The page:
If you open and eat a candy bar or bag of chips at the grocery store before you check out are you breaking the law in Minnesota?

Maybe you've been shopping in the produce section at a Trader Joe's, Hy-Vee, Cub, or Lunds & Byerlys in Minnesota and you've seen someone pluck and pop a grape in their mouth.

Obviously, they haven't been through the checkout line and paid for the fruit. Are they breaking the law?

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Or maybe a mom opens a box of animal crackers so she can feed 'em to her young child to keep him from screaming while she shops, is she basically shoplifting?

Sure the mom will probably eventually pay for the animal crackers, but how will the grape thief pay for the fruit he ate? It's sold by weight. And now it's in his belly.

According to Findalaw.com the key is whether the shopper eventually pays for the foods they already consumed. And they say the type of food consumed can also matter.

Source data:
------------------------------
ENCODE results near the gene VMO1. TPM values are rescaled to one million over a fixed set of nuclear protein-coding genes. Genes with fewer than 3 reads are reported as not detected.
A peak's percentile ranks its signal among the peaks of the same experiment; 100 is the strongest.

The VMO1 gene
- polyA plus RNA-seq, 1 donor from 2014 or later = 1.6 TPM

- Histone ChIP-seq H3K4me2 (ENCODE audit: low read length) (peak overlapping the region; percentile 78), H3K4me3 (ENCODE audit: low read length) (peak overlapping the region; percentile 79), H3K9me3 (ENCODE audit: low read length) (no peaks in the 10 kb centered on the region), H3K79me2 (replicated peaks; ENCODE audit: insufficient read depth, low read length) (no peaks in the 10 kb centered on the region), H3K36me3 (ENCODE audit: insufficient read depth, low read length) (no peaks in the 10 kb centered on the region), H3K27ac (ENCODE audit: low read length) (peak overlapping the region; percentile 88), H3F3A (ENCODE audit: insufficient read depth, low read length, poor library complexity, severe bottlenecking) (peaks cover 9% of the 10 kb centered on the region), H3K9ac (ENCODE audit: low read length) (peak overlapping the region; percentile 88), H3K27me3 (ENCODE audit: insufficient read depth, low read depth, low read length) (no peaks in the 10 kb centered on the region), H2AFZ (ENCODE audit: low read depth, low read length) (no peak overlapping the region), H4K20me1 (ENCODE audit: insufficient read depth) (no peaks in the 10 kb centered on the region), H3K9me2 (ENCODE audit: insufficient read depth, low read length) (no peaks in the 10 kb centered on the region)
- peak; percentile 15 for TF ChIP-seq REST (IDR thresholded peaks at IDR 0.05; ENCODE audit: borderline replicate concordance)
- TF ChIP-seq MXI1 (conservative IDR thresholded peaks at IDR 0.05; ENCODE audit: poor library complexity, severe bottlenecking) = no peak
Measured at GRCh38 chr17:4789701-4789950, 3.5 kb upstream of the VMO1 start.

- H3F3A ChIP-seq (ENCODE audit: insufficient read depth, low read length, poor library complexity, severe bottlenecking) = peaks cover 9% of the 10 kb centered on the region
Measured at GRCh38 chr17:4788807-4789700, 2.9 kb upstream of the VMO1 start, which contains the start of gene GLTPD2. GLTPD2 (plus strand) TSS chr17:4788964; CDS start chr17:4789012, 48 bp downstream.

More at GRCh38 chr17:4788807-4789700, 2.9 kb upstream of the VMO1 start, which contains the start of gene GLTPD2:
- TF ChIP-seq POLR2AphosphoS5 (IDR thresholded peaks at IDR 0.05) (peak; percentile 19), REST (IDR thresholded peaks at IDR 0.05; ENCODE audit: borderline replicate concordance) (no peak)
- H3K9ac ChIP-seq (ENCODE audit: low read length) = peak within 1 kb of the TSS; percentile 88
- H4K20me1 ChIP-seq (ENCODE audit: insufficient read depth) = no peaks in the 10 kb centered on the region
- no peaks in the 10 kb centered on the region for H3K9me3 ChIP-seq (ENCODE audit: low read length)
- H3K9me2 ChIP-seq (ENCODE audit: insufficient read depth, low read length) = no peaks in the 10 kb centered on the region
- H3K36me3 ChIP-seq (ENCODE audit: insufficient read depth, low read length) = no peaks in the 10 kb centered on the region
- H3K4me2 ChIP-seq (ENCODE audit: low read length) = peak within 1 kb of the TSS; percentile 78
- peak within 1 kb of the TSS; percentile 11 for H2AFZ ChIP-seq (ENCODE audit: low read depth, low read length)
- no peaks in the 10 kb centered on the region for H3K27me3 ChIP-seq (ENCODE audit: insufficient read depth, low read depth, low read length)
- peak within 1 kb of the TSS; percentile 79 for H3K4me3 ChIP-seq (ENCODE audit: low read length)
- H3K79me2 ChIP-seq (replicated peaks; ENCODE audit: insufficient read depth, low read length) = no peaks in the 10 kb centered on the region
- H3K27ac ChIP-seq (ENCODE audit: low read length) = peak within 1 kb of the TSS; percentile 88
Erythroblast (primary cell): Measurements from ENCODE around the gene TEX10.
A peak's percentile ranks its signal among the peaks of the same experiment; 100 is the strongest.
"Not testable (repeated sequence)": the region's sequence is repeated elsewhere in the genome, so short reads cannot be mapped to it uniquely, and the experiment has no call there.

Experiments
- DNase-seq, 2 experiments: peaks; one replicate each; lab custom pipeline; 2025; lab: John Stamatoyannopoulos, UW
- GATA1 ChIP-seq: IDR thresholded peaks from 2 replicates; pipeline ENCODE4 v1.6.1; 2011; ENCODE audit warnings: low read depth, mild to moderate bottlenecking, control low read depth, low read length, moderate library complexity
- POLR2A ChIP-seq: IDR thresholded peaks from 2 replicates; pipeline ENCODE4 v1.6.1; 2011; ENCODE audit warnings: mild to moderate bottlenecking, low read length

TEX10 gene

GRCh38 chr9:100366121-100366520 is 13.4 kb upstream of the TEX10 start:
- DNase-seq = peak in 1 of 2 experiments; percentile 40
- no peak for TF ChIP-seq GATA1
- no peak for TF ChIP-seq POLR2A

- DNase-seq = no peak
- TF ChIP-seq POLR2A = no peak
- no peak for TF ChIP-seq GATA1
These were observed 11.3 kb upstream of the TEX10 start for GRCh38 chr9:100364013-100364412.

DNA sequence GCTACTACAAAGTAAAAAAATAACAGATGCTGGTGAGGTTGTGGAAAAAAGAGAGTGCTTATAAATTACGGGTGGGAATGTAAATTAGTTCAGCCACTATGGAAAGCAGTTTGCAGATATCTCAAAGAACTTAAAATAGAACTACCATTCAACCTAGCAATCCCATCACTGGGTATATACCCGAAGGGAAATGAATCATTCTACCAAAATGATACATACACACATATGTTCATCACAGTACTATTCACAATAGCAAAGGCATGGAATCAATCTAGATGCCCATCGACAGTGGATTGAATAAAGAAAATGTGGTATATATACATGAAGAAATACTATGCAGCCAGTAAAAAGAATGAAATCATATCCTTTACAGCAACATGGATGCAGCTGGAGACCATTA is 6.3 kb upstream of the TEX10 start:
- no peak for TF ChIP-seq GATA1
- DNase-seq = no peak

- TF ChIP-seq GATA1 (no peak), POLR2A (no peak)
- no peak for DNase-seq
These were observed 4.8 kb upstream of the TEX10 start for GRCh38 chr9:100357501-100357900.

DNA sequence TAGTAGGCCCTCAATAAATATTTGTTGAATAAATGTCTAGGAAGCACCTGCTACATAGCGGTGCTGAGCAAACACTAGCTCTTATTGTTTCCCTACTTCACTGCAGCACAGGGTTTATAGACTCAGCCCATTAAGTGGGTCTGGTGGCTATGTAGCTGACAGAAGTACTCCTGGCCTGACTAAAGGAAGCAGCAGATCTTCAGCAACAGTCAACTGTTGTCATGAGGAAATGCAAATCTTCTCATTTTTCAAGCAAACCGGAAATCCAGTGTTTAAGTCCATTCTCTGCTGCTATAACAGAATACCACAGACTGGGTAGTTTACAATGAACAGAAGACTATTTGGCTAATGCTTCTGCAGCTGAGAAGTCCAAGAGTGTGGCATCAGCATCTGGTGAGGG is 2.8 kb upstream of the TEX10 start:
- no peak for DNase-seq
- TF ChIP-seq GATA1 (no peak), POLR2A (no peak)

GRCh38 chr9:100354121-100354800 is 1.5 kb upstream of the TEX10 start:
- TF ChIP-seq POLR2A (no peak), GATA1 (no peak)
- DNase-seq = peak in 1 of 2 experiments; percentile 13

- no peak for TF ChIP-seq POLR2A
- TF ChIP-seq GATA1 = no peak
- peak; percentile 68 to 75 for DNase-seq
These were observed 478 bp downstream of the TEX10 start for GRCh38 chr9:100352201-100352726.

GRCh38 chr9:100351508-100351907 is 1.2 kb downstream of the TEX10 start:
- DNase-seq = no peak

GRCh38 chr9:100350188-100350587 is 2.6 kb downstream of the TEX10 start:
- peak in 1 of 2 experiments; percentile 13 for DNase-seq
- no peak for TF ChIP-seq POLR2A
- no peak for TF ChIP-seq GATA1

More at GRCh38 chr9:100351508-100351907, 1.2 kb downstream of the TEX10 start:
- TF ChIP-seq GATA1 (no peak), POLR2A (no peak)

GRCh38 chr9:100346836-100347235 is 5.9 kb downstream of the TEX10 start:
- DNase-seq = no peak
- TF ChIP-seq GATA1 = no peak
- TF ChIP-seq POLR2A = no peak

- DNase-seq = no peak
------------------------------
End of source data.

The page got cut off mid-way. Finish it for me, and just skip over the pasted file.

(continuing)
“Something sold at a fixed price, like a bag of chips, may be more acceptable. So a customer who snacks while shopping, but eventually pays for it at the checkout, likely won't have to deal with any legal consequences.

However, items that are priced by weight like produce, candies, fruits, and dried goods, may pose more of a concern.

You're legally obligated to pay for however much you took from the store. So if you don't pay for what you've already eaten, then technically you've stolen it.

But if no store employee, loss-prevention officer, or cashier calls you out for eating the unpaid-for food, you probably won't be prosecuted.”

Findalaw.com points out that “You'll just have to deal with the guilt of knowing what you've done.”

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